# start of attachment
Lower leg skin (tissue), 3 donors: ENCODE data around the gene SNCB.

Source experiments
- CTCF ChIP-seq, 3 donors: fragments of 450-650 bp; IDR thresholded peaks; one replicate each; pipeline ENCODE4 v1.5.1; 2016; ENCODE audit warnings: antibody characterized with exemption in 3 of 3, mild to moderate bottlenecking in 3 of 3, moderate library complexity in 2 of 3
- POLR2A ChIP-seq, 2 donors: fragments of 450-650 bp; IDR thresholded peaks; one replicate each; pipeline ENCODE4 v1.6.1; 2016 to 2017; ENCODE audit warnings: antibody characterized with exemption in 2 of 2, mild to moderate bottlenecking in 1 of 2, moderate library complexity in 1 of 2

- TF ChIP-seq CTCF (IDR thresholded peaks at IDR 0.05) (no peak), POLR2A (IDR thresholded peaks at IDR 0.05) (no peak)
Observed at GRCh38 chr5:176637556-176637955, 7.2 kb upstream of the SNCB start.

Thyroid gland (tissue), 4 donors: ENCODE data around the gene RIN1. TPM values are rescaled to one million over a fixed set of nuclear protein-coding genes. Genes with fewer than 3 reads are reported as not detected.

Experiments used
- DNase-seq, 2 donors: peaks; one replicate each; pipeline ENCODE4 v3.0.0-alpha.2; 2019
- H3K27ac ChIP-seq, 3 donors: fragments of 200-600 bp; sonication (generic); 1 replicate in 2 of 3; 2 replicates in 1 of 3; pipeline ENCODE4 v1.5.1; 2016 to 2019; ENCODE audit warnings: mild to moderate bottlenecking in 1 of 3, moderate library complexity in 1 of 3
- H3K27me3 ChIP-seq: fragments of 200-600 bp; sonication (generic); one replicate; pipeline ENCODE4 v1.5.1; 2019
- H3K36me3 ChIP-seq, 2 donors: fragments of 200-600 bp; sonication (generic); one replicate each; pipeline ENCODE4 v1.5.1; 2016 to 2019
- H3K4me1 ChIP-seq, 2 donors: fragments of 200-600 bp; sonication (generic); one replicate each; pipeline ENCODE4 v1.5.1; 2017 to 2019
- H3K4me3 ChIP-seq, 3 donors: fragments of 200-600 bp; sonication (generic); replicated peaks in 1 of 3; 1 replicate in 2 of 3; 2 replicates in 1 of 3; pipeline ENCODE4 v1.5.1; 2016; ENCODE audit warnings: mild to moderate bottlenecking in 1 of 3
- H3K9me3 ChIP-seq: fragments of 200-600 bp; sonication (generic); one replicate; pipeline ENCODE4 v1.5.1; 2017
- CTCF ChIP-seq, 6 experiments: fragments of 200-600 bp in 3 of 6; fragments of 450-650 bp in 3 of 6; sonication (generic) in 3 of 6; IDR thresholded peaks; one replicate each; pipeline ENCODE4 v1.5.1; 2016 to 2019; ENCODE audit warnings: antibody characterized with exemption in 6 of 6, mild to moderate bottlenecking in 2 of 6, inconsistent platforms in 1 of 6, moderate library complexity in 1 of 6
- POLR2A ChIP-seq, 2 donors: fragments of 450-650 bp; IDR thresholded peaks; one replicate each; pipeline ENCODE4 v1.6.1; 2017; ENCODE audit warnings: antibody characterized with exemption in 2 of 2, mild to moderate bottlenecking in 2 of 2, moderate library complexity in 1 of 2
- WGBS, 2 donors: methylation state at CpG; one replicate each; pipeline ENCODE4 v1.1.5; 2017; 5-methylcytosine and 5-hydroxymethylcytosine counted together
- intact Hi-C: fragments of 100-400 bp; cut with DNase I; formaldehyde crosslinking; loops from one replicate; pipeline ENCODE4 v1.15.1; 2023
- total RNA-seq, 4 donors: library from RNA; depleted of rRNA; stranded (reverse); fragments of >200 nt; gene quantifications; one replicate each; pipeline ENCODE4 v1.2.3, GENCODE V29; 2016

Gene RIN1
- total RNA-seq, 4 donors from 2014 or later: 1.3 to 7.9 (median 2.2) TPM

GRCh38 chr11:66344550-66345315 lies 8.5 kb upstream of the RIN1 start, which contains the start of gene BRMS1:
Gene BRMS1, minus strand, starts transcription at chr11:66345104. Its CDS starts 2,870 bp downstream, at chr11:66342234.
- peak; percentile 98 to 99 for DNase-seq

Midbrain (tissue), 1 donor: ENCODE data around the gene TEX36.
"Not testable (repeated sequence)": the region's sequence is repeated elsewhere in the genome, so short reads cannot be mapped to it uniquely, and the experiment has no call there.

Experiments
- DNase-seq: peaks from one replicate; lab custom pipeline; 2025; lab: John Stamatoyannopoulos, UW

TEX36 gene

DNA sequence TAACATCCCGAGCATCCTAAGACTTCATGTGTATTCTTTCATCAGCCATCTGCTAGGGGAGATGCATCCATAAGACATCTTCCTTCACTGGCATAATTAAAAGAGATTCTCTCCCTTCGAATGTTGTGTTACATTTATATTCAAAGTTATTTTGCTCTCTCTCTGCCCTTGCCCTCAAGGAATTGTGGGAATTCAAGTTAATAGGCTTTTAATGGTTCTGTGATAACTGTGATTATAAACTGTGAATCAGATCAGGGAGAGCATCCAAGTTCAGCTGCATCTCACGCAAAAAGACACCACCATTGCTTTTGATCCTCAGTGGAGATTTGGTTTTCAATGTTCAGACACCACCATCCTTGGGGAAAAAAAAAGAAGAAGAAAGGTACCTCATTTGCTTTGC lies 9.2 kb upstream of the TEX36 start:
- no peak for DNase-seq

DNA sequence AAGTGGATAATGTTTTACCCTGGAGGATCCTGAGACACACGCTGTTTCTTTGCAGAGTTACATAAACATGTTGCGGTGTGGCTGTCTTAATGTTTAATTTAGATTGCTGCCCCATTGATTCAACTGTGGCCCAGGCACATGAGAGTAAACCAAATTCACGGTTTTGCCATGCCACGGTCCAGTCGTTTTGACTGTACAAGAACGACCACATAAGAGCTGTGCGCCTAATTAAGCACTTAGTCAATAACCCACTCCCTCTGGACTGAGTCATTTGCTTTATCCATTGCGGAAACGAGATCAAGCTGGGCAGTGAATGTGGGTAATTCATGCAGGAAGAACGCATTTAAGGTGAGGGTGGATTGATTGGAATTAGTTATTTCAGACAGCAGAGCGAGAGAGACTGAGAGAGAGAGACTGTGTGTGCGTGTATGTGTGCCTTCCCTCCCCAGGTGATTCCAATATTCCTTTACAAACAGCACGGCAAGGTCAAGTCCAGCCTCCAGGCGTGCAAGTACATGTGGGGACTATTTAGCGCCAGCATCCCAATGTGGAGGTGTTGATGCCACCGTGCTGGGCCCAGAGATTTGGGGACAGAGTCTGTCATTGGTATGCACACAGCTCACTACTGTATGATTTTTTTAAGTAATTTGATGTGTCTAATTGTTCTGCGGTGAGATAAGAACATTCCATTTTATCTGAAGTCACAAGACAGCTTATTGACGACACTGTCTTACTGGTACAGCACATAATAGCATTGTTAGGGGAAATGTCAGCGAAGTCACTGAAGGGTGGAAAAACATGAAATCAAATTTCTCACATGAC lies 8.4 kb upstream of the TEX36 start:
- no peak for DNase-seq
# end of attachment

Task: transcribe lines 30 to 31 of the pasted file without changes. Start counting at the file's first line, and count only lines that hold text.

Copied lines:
TEX36 gene

DNA sequence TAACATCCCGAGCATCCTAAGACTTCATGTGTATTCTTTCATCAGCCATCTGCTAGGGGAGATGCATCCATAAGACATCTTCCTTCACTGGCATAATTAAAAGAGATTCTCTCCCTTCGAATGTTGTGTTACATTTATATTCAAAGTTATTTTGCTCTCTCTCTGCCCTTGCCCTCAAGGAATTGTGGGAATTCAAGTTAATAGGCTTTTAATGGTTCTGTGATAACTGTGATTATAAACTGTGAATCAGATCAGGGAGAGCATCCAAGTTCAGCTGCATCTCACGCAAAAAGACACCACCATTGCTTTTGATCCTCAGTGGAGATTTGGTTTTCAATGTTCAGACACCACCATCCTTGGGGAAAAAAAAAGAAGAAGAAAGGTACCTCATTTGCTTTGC lies 9.2 kb upstream of the TEX36 start: